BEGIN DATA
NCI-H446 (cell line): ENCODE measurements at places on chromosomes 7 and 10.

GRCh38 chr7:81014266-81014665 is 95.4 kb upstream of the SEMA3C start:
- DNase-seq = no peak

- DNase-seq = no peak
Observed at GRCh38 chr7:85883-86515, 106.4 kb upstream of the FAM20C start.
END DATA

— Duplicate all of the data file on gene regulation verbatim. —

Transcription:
NCI-H446 (cell line): ENCODE measurements at places on chromosomes 7 and 10.

GRCh38 chr7:81014266-81014665 is 95.4 kb upstream of the SEMA3C start:
- DNase-seq = no peak

- DNase-seq = no peak
Observed at GRCh38 chr7:85883-86515, 106.4 kb upstream of the FAM20C start.